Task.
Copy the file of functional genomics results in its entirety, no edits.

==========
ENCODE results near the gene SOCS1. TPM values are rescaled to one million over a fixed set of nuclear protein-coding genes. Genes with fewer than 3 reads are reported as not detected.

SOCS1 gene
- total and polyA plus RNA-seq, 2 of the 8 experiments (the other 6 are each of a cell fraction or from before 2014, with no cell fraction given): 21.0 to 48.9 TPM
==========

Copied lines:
ENCODE results near the gene SOCS1. TPM values are rescaled to one million over a fixed set of nuclear protein-coding genes. Genes with fewer than 3 reads are reported as not detected.

SOCS1 gene
- total and polyA plus RNA-seq, 2 of the 8 experiments (the other 6 are each of a cell fraction or from before 2014, with no cell fraction given): 21.0 to 48.9 TPM